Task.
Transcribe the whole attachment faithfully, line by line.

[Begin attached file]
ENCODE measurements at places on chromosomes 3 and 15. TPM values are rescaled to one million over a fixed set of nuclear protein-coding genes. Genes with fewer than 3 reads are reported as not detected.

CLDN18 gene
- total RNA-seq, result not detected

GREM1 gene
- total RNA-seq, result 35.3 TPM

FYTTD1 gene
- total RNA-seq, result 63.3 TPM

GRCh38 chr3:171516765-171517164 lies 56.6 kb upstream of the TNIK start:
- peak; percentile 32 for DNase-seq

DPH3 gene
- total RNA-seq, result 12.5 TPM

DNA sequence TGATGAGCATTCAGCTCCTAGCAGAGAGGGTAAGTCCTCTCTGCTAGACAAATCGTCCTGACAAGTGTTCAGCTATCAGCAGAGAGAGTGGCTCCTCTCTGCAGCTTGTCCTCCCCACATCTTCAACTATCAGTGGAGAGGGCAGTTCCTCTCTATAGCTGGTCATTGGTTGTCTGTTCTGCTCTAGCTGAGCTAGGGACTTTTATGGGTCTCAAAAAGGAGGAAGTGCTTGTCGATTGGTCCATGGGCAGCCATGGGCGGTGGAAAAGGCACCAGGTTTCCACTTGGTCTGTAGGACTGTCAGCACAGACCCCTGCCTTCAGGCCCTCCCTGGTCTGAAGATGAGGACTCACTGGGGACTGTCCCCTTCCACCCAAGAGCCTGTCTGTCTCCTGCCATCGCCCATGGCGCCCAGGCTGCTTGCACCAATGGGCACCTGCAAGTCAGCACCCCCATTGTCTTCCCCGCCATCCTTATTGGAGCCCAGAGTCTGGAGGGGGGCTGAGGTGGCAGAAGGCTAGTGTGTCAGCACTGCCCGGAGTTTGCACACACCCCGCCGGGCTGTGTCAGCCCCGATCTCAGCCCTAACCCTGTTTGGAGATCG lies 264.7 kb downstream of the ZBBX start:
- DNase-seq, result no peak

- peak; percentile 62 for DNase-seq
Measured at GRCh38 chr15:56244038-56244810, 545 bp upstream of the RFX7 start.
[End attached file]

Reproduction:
ENCODE measurements at places on chromosomes 3 and 15. TPM values are rescaled to one million over a fixed set of nuclear protein-coding genes. Genes with fewer than 3 reads are reported as not detected.

CLDN18 gene
- total RNA-seq, result not detected

GREM1 gene
- total RNA-seq, result 35.3 TPM

FYTTD1 gene
- total RNA-seq, result 63.3 TPM

GRCh38 chr3:171516765-171517164 lies 56.6 kb upstream of the TNIK start:
- peak; percentile 32 for DNase-seq

DPH3 gene
- total RNA-seq, result 12.5 TPM

DNA sequence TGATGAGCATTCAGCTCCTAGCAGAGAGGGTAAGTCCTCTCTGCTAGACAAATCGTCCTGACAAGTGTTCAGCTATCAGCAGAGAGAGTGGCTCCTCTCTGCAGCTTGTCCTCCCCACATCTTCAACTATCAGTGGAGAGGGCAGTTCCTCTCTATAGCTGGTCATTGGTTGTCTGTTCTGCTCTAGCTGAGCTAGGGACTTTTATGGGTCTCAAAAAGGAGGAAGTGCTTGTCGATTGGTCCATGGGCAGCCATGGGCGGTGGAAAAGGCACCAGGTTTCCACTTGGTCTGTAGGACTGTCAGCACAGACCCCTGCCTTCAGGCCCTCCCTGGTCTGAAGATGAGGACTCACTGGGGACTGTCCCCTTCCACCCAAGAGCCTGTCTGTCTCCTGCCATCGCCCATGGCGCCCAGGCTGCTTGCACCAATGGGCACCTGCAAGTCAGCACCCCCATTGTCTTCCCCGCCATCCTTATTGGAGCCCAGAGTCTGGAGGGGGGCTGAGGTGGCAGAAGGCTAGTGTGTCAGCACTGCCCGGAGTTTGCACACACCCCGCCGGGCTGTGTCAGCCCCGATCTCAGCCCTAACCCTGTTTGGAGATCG lies 264.7 kb downstream of the ZBBX start:
- DNase-seq, result no peak

- peak; percentile 62 for DNase-seq
Measured at GRCh38 chr15:56244038-56244810, 545 bp upstream of the RFX7 start.